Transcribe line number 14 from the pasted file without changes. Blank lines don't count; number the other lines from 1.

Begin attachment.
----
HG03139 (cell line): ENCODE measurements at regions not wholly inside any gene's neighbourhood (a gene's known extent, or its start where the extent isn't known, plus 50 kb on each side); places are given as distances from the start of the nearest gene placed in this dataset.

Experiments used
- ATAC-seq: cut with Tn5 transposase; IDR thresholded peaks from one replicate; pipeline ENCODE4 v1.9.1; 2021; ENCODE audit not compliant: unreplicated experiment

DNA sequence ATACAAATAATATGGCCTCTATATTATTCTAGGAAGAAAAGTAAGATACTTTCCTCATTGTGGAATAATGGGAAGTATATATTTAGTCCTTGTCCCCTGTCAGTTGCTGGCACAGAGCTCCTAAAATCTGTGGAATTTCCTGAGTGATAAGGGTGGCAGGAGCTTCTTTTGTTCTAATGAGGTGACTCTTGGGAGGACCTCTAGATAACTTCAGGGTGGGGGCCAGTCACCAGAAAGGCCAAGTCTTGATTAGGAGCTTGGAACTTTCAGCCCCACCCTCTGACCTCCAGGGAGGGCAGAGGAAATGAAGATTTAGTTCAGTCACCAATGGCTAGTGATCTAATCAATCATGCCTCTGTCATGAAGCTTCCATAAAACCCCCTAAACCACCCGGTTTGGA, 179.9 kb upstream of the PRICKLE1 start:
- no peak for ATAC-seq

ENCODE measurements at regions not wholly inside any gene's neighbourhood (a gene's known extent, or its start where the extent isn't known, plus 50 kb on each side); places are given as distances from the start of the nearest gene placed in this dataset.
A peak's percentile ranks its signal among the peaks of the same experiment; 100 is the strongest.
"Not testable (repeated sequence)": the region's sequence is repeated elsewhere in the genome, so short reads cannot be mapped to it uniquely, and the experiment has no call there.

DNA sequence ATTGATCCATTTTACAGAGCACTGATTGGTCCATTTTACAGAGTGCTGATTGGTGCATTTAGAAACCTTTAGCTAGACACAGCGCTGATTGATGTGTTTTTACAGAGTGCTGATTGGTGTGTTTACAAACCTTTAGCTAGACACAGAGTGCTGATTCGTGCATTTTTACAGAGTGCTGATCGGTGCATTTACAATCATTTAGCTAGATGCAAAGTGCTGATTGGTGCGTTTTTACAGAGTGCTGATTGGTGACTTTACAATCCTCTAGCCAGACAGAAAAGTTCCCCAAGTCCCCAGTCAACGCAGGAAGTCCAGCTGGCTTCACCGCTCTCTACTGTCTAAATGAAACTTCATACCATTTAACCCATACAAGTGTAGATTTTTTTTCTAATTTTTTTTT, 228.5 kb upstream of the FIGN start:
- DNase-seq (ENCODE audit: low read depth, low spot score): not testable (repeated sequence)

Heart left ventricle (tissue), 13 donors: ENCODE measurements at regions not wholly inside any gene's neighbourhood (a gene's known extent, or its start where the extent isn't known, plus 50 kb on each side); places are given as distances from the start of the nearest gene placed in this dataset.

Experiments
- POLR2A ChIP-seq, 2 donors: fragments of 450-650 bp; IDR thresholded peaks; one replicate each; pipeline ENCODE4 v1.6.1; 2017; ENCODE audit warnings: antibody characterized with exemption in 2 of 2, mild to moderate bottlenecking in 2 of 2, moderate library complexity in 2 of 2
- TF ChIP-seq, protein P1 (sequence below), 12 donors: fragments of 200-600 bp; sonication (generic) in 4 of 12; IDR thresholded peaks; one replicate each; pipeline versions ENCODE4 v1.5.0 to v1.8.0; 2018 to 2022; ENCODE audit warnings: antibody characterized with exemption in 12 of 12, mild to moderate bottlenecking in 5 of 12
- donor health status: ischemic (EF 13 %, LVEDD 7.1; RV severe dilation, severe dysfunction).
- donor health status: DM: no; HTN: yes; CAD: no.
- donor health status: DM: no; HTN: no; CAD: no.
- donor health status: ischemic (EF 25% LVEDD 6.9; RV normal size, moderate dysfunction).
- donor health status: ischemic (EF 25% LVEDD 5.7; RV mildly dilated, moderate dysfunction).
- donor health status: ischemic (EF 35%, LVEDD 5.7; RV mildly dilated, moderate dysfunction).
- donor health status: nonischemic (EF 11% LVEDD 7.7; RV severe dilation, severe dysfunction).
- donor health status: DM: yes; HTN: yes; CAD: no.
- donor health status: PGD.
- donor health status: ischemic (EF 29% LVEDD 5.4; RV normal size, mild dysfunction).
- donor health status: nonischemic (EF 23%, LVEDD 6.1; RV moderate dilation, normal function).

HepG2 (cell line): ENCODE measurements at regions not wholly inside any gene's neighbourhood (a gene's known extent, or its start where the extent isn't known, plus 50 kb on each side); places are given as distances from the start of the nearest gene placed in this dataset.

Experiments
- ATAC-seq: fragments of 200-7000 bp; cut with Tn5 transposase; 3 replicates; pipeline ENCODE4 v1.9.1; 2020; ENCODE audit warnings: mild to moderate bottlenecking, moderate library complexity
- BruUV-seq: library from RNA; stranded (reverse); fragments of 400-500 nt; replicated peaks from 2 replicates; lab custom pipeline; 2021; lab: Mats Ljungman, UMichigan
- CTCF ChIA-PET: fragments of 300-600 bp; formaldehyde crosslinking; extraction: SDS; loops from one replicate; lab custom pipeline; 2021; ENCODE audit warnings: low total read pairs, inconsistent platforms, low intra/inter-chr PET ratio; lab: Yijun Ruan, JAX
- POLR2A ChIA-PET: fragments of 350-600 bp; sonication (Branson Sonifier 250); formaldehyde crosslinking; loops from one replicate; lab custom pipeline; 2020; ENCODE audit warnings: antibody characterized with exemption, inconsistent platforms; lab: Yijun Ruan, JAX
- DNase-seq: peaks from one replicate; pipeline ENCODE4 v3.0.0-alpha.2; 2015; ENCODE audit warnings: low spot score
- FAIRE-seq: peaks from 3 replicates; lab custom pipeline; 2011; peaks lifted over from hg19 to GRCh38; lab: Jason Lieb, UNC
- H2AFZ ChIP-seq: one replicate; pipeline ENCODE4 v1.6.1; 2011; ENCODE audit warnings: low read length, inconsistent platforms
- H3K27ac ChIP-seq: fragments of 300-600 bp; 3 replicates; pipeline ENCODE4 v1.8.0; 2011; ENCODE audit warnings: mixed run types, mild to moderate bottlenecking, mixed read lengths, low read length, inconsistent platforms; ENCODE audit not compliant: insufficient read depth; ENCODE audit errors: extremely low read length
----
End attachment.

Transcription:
- TF ChIP-seq, protein P1 (sequence below), 12 donors: fragments of 200-600 bp; sonication (generic) in 4 of 12; IDR thresholded peaks; one replicate each; pipeline versions ENCODE4 v1.5.0 to v1.8.0; 2018 to 2022; ENCODE audit warnings: antibody characterized with exemption in 12 of 12, mild to moderate bottlenecking in 5 of 12